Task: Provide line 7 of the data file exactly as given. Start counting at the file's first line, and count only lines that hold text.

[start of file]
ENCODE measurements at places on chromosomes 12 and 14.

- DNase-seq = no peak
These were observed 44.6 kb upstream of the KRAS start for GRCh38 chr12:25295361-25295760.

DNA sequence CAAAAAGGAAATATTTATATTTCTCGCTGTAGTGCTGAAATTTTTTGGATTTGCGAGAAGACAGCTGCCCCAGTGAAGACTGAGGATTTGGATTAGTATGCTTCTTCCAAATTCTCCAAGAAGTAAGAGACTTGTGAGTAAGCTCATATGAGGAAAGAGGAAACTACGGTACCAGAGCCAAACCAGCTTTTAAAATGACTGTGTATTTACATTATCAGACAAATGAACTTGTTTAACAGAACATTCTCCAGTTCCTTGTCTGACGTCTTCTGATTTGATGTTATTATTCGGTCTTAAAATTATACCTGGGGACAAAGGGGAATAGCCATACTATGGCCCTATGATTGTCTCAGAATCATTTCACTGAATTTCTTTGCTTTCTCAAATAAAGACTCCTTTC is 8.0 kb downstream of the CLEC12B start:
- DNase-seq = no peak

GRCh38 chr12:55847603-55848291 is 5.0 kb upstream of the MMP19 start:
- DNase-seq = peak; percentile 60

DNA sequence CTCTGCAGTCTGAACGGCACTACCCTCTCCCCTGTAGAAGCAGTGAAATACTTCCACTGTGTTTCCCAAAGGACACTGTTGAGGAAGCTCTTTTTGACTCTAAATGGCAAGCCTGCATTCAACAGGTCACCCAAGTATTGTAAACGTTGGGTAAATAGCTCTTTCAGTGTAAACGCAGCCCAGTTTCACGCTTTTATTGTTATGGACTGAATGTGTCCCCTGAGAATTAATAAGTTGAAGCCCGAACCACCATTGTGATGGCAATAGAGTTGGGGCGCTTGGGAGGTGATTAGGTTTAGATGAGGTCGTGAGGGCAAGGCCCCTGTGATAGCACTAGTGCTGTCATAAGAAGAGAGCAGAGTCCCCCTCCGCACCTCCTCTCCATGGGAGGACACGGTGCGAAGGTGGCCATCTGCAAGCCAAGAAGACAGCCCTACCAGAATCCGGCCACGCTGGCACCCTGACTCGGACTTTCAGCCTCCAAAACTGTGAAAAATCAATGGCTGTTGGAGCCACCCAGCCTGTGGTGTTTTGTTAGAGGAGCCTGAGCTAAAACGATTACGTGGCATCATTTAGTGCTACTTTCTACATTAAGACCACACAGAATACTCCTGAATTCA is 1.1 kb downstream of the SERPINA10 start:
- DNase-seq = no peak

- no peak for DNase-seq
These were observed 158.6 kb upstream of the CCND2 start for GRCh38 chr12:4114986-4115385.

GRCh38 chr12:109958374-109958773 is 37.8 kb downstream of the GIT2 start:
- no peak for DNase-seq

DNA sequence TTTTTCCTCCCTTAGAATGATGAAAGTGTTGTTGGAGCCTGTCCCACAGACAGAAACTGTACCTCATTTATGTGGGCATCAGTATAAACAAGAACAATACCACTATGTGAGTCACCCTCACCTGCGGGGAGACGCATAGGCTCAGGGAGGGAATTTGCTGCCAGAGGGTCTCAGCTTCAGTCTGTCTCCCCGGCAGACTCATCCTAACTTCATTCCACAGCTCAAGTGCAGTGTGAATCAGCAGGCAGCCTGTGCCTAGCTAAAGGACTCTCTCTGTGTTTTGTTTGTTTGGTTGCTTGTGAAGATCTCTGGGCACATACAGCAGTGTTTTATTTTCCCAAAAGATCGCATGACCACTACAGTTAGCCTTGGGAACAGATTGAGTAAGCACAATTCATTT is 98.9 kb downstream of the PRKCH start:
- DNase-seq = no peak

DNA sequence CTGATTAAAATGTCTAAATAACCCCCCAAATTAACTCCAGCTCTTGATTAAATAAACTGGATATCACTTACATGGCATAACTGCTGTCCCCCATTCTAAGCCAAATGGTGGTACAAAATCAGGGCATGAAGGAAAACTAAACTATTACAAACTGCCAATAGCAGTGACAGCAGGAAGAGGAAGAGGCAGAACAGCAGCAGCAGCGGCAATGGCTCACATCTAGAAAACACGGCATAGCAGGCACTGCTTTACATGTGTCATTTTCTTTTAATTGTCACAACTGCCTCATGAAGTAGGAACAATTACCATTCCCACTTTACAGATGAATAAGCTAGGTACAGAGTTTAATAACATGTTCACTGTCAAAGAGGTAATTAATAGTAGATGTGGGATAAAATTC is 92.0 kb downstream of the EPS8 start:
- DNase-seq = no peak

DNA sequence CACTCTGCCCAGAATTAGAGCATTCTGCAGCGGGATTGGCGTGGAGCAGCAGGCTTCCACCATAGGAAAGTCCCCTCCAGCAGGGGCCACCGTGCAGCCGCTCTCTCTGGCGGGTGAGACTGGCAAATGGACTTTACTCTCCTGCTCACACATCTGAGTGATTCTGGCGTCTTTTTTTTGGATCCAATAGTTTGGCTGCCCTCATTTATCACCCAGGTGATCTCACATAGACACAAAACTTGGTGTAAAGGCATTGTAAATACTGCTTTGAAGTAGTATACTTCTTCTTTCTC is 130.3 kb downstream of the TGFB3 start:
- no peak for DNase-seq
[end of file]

- DNase-seq = peak; percentile 60